Egypt began its one-month term as head of the African Union (AU) Peace and Security Council on Saturday, according to an official statement by the Ministry of Foreign Affairs.
Egypt’s permanent ambassador to the AU, Hanafy Mahmoud, organised a meeting with other African ambassadors to review the council’s plans and agenda for the next month.
Mahmoud said during the meeting that Egypt is keen on coordinating between the agendas of both the United Nations Security Council and the AU to address Africa’s current issues.
The upcoming agenda for the council will focus on security development in Somalia, South Sudan, Mali, the Democratic Republic of the Congo, and the Central African Republic. It will also review counter-terrorism efforts and peace building in Africa, in addition to the funding of the AU.
Mahmoud is expected to head the informal discussion session between the AU Peace and Security Council and the UN Security Council on the sidelines of a visit by a delegation from the latter to South Sudan on Monday. On Saturday, displaced civilians and religious leaders in South Sudan implored the UN Security Council to send extra peacekeeping troops.
The African continent is also witnessing other conflicts in many countries. Egypt expressed its concern about tensions and violent acts that have escalated in Gabon over the past few days following presidential elections. Egypt’s Foreign Affairs Ministry called for self-discipline, an end to the violence, and peaceful solutions between warring parties, in a statement on Saturday.
Egypt regained its membership in the AU in June 2014, after a freeze that followed the ouster of the Muslim Brotherhood regime in 2013. The council viewed Morsi’s removal as unconstitutional and a violation of its charter.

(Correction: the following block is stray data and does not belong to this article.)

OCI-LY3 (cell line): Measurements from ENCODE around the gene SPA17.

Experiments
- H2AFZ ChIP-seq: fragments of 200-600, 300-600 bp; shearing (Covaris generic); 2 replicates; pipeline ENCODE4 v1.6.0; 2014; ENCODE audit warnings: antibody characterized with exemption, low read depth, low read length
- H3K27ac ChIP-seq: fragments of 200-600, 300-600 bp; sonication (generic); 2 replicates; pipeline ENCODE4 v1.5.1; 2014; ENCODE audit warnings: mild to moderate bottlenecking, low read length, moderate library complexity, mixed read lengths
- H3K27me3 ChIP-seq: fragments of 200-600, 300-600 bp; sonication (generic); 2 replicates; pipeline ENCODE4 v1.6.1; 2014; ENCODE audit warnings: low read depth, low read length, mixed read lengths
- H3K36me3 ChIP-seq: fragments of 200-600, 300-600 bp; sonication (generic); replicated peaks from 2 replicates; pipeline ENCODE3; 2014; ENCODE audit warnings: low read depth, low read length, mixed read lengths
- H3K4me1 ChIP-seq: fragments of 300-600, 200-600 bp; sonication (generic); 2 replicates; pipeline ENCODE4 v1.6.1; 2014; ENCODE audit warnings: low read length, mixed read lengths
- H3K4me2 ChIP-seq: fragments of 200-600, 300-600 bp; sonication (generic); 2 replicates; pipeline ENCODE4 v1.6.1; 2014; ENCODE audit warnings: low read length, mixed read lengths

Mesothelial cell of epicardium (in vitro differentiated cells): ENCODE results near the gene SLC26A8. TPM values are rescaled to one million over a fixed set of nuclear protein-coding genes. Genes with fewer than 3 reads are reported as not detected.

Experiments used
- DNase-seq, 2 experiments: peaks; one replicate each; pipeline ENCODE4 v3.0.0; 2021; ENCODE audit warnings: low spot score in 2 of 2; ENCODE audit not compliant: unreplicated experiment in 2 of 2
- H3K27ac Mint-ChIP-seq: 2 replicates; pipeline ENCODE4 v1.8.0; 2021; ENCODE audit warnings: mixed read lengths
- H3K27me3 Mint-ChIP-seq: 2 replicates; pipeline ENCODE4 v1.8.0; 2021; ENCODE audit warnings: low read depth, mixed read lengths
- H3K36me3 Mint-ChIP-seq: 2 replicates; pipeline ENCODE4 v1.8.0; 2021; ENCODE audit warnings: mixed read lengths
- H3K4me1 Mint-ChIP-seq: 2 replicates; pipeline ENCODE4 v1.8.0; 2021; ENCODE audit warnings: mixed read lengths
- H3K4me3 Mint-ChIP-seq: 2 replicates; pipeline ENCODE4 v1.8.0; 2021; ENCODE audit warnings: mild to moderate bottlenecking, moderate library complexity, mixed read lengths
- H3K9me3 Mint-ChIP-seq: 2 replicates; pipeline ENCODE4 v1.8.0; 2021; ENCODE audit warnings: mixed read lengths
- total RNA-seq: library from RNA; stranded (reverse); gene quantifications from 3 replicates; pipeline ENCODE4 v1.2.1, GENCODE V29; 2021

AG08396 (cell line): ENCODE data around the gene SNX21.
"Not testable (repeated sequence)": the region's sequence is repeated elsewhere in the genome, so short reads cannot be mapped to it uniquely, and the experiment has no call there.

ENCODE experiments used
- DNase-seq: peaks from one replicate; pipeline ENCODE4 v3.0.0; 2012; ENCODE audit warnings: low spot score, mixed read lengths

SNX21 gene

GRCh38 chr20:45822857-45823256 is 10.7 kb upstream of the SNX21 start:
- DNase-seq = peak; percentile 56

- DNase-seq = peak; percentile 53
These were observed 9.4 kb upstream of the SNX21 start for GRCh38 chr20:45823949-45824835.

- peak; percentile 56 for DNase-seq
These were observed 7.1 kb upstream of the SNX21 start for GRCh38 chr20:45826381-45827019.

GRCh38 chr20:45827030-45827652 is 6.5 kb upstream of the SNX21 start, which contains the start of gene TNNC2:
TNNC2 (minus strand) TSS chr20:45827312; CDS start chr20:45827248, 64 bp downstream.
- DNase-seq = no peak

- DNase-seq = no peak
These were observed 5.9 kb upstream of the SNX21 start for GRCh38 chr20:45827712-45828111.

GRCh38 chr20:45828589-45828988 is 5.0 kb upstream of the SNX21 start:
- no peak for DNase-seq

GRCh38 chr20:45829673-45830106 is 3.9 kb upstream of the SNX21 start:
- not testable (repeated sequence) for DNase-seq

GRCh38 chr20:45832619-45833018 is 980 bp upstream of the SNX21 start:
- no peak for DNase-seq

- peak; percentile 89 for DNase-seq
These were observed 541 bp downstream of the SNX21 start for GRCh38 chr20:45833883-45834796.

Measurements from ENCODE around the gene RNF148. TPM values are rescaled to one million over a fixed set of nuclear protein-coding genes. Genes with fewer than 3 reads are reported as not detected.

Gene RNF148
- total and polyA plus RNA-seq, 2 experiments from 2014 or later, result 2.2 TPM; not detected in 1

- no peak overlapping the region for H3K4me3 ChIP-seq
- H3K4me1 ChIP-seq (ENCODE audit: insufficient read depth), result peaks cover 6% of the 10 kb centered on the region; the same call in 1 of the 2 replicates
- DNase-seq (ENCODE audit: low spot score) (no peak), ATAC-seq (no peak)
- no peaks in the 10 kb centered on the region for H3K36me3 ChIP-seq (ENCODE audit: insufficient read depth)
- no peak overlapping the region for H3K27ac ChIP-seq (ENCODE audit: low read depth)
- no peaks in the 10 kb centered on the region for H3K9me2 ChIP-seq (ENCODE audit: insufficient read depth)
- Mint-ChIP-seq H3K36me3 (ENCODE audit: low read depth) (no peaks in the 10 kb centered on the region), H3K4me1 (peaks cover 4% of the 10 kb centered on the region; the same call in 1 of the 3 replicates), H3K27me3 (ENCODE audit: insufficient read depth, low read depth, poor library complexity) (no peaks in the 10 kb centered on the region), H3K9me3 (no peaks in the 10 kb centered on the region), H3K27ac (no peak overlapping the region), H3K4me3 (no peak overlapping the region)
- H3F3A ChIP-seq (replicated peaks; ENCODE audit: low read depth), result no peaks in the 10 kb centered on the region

At the latest AU Summit, held in Rwanda in mid-July, President Abdel Fattah Al-Sisi met with state leaders from Ghana, Sudan, Togo, and Rwanda.
Among the most significant outcomes of the summit were reviewing the framework for the Africa 2063 agenda and its progress, issuing the first copies of the African passport, discussing the launch of a free-trade zone in Africa, and creating a roaming free telecommunications network between Gabon and Rwanda.
Egypt has also been a non-permanent member of the UN Security Council since September 2015. It temporarily headed the council for one month in May, when it hosted a consultation between the UN and AU councils in May.
Both delegations reviewed their partnership on the political and organisational level and also outlined their future vision towards resolving peace and security challenges in Africa more efficiently and comprehensively.
The Peace and Security Council is the AU’s decision-making body, bringing together 15 members from different African countries across the continent. The council is in charge of maintaining peace and security across the African continent.